Perinatal Mood Disorders

Perinatal Mood and Anxiety Disorders

(including postpartum depression)

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Childbirth is an emotional experience. Feelings of excitement and happiness often accompany feelings of sadness, anxiety, and worry. Or, sometimes the distress overwhelms any feelings of happiness. You may be aware of the term ‘postpartum depression’, but women have different struggles that can happen throughout the perinatal period – that is, during pregnancy and up to about a year after childbirth. Also, many people don’t realize that men, as well as women, often struggle emotionally with the transition into parenthood.

Some (but not all) specific difficulties are:

Initial maternal indifference: About 40% of mothers feel indifference toward their babies after giving birth. Treatment is not necessary because it typically goes away on its own within three days.

Postpartum blues: During the first two or three weeks after giving birth, around 80% of new mothers experience symptoms of weepiness, insomnia, confusion, anxiety and irritability, and feelings of being overwhelmed and highly sensitive.  These difficulties have a minimal effect on the mother’s ability to function and they disappear on their own. However, education, reassurance, and emotional support can be very helpful.

Perinatal depression (including postpartum depression): Symptoms of depression can begin during pregnancy or within about six months after birth.  Some common symptoms of depression are: fatigue, sadness, less interest in most or all activities, hopelessness, appetite disturbance, confusion, thoughts of self-harm, and thoughts of harming the baby.

Perinatal anxiety: Common symptoms of anxiety include: constant worry, restlessness, sleep disturbance, appetite disturbance, and physical symptoms like a racing heart or shakiness.

Postpartum psychosis: About one or two mothers in 1,000 experience this most severe form of postpartum reaction, which generally happens within the first month after childbirth. Symptoms of this are having difficulty differentiating between fantasy and reality, hallucinations, delusions or strange beliefs, paranoia, and inappropriate responses in conversation. These women may also experience intense irritability, extreme depression and/or elation. Their functioning is extremely impaired, and they may be a danger to themselves or their infants. Although very serious, it is temporary and treatable. So, if you suspect that you or someone you know may be struggling with postpartum psychosis, immediately call a doctor, local emergency phone number, or a national emergency number, such as the Crisis Call Center at 800-273-8255 (or text them “ANSWER” to 839863).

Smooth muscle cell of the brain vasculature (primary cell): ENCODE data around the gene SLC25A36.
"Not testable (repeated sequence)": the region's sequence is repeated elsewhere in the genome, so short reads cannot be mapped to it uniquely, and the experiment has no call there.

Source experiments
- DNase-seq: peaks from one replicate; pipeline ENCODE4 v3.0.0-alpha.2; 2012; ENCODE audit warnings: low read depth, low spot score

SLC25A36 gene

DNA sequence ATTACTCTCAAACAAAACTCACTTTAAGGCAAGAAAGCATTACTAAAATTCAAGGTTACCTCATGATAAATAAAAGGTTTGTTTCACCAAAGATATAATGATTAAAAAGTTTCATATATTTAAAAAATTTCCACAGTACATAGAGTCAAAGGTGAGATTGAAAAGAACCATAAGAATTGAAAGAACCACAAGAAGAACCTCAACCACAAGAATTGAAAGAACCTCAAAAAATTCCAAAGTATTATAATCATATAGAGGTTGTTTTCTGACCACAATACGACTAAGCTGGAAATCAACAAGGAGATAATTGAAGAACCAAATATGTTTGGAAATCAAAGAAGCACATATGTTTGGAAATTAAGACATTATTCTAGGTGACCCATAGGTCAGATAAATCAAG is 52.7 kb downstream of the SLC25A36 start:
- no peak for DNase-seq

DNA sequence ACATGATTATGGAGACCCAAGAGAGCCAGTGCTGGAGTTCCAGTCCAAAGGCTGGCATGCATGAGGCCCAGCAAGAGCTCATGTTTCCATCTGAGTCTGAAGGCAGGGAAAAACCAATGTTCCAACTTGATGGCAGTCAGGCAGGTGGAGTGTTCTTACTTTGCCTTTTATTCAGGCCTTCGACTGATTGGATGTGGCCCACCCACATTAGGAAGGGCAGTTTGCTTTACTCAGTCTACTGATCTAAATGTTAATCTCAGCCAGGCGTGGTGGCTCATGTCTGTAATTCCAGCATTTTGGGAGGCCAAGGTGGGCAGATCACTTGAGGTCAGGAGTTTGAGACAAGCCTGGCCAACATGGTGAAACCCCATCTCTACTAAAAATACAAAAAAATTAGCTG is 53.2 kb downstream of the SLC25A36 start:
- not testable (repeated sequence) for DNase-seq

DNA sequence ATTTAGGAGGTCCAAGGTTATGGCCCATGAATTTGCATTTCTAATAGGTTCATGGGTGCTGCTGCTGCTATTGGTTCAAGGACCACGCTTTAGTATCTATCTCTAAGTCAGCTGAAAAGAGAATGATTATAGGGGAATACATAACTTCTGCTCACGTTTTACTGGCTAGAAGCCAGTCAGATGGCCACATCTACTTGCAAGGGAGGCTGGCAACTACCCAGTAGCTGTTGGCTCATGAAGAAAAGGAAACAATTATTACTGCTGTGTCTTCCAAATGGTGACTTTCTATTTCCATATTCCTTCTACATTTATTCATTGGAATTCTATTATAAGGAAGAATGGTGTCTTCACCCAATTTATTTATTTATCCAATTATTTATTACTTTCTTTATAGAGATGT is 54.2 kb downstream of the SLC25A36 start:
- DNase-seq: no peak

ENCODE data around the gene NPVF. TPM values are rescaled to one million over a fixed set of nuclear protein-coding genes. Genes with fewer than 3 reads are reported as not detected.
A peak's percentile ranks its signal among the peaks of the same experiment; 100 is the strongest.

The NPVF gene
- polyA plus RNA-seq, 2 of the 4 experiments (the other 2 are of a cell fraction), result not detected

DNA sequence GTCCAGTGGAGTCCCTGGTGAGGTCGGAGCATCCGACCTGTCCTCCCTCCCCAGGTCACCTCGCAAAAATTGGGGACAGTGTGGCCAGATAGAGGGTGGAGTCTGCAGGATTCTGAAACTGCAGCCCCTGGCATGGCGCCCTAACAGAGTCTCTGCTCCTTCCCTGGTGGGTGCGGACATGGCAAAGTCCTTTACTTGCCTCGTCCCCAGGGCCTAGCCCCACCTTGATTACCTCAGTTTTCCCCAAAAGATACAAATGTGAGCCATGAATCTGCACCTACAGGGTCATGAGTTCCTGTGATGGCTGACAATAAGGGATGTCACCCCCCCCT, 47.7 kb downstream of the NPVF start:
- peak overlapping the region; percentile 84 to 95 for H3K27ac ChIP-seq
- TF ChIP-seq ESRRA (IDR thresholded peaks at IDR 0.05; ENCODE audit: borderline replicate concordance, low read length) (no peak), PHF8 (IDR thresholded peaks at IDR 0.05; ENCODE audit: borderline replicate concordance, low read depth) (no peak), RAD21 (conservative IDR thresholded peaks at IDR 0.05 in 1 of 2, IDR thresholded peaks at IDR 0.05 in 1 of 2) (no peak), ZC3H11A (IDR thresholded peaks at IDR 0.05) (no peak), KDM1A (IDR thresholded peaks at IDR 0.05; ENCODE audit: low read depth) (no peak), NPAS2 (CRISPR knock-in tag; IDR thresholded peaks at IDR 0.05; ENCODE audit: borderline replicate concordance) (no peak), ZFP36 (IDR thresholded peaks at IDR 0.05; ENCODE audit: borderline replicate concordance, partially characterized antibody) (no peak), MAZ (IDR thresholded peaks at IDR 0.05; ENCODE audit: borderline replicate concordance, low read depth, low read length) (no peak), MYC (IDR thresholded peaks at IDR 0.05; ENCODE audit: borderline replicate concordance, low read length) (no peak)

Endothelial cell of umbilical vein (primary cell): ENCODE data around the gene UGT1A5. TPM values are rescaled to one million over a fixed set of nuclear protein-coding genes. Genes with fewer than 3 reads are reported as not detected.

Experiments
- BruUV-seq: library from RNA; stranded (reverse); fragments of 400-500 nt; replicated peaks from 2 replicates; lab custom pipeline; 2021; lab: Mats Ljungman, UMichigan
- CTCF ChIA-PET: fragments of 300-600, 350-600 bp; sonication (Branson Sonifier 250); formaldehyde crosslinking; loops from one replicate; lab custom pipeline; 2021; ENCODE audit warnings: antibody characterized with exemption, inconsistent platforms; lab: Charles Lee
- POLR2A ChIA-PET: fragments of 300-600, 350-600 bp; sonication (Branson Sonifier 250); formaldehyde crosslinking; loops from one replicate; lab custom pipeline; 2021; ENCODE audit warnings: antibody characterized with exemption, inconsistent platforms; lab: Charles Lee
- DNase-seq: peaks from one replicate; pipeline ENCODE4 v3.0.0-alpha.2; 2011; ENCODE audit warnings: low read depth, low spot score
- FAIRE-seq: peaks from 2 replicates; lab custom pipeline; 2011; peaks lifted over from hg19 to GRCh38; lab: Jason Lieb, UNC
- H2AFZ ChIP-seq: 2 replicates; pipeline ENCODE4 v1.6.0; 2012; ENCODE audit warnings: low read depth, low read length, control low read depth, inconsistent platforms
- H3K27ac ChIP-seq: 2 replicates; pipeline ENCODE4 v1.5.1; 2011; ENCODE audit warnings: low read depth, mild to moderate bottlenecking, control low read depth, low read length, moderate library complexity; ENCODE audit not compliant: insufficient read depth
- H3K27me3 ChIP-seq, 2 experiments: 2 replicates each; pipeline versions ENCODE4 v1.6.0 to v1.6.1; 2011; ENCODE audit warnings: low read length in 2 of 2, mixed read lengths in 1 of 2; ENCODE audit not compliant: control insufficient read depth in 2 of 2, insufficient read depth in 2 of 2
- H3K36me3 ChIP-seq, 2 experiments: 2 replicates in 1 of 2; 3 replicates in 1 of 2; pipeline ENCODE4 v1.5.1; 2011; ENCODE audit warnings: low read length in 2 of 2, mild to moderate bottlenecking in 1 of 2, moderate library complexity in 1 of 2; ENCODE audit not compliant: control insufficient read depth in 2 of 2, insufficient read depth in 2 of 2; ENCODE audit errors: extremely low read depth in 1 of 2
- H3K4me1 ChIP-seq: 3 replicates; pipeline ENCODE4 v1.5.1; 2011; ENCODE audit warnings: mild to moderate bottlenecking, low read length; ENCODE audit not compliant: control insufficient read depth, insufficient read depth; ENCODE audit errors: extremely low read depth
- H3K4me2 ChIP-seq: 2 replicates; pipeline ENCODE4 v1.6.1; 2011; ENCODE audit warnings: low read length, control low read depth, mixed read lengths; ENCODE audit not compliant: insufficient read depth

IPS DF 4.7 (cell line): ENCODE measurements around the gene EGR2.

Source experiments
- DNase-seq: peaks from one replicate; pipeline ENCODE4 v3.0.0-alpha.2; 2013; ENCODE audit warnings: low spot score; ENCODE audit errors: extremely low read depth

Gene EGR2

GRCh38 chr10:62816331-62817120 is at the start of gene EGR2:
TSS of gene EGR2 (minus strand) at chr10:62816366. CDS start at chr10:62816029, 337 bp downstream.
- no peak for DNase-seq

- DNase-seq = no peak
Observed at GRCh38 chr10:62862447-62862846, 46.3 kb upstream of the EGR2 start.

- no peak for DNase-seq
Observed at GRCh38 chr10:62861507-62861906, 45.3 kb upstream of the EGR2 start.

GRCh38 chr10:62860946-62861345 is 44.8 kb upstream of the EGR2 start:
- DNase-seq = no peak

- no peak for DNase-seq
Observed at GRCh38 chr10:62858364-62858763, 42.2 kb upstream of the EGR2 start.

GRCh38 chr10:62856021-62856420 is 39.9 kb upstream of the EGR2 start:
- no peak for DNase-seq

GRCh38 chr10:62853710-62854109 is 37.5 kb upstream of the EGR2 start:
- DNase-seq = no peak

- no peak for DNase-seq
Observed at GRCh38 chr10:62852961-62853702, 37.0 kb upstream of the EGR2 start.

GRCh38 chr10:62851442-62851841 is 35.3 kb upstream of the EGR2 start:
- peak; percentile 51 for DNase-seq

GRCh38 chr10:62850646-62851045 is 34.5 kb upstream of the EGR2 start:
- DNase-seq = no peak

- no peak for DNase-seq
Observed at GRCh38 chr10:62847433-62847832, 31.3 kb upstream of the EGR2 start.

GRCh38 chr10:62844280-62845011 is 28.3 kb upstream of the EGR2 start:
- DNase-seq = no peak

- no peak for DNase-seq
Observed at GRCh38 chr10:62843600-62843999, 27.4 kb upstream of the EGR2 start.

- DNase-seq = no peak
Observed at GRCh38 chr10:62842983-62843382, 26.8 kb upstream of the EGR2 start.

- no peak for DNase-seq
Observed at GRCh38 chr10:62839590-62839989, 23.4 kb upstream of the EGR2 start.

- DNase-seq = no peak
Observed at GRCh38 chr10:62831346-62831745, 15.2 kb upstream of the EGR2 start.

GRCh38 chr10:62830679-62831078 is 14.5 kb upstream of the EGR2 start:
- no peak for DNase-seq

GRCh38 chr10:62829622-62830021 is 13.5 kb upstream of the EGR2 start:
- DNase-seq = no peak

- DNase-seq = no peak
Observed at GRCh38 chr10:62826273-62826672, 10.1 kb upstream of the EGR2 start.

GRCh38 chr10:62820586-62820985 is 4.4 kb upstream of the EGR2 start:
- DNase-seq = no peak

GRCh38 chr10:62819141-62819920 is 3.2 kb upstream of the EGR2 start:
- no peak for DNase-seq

For more information about perinatal mood disorders, see Postpartum Support International

For information about “exposures” or medicine during pregnancy and breastfeeding, see and

Services offered:

If you decide that you need professional help for postpartum depression, anxiety, or any emotional difficulties during pregnancy or after giving birth, I am here to help. I schedule individual therapy appointments, as well as offering support for couples. Also, you are always welcome to bring your baby to sessions.

For those who live in New Jersey and New York and are not yet ready or able to leave home after having a baby, I offer therapy online through videoconferencing. When continued therapy is necessary, you can follow up with me in my office or I can help you find a therapist in your area.


Schedule an appointment today by contacting Dr. Becker-Phelps:
or send a request for information